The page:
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By Doug Bailey
| November 22, 2016
If you put any faith in long-range predictions, the coming winter in the northeast will bring record-breaking, bone-cold temperatures and above average mountains of snow. For some businesses — ski resorts, snow plows, ice skating rinks — that’s cause for celebration.
But if you work in an industry that depends on favorable weather for winter work — construction, contracting, landscaping, to name a few — you might presume the impending winter is a time to fold up shop, say goodbye to any serious revenue, and think about a southern strategy or a nice long tropical vacation.
But it doesn’t have to be that way. Business experts and company executives in organizations that generally operate outdoors say there are a number of strategies and initiatives you can take to gird against falling seasonal revenue.
Boiling down those strategies ultimately leads to two words: “planning” and “balance.”
“Winter in New England happens and there’s nothing you can do about it,” says Keith Shaw, chief operations officer for Delphi. “But, business-wise, a good winter is really established by good planning in the spring before.”
For large construction companies like Delphi, technology has eased much of the financial burden that winter can bring. Firms can invest in big ground cutters — giant saws that cut through frozen earth — concrete that can be poured in cold weather, special hydronic units to preheat rebar and other frost-resistant material.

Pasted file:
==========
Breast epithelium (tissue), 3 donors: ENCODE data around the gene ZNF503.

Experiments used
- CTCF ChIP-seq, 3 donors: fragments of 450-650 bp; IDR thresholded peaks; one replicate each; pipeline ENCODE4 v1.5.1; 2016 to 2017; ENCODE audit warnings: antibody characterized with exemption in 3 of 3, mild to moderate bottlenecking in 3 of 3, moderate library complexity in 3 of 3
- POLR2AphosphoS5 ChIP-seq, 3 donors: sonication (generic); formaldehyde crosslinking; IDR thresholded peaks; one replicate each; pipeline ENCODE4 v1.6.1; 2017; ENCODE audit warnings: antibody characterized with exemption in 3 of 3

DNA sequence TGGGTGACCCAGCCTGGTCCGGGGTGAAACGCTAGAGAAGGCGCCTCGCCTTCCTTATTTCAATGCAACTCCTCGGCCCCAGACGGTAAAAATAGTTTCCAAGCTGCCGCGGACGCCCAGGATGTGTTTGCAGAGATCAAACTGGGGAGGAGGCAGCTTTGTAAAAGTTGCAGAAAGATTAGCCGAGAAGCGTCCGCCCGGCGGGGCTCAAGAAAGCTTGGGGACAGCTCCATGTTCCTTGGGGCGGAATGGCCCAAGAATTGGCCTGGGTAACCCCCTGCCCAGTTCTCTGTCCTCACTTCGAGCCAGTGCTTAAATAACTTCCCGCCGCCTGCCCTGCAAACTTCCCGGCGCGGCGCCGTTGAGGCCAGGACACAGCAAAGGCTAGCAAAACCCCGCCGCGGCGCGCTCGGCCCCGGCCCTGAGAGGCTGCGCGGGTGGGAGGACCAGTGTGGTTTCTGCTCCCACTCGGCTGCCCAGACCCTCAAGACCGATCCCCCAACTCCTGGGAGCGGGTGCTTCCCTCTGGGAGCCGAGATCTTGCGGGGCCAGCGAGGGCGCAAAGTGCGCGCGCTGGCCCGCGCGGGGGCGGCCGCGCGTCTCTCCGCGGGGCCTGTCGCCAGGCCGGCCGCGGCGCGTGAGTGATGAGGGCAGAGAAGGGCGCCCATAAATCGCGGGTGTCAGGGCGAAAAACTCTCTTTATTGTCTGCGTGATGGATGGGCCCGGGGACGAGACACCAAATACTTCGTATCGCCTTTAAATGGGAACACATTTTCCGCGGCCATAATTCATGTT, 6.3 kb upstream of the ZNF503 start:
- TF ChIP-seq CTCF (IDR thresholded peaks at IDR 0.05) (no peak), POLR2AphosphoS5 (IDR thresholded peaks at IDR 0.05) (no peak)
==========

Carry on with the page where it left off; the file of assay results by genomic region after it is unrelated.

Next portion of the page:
“The technology in concrete alone is amazing,” says Delphi vice president, Joe Mastromatteo. “But that’s just one of the tools for attacking the winter. When that weather hits, you need a program in place to deal with controlling the atmosphere, minimizing fuel costs, having the right equipment in place, and the right sub-contractors ready to go. Those are the things that are going to help reduce winter down times.”
Mastromatteo says last winter Delphi used a propane heating system to keep the work environment warm that was adequate, but costly. For the coming year, it has switched to a modern electrical heating system it expects to work just as well and cost less.
“I’ll let you know in a few months how it works, but right now we think we’re going to be saving 20 percent to 30 percent of our winter condition costs,” he said.
With all that advance planning, as well as balancing outside work with interior building and rehab, Delphi says its revenues drop no more than 10 to 15 percent during the winter season with no impact to staffing or employment.
“It all comes down to productivity and how much you can exact over the winter months,” says Shaw. “The carpenters will need to take more breaks to get warm and weather affects how fast workers go.”
Yet many business owners in the northeast make a definite calculation to keep working as much as they can through the winter, he says.
“If they get two months of production in three months, they’re starting March just one month behind instead of three months behind,” Shaw says.
There are few winter obstacles that can’t be overcome with technology and money, but some of the more high-flying and costly options are out of reach for smaller companies and independent contractors. Still, Delphi executives and others say, there’s a lot that can be done to minimize winter disruption.
“Come up with a plan for each client and set realistic objectives for the winter,” Shaw says.
Of course, there is always the “snowbird strategy” to consider — moving operations to a warmer part of the country to wait out the winter. But Delphi’s Shaw says that idea has its own flaws.
“There’s almost as many problems trying to deal with the heat as there are with the cold,” he says.
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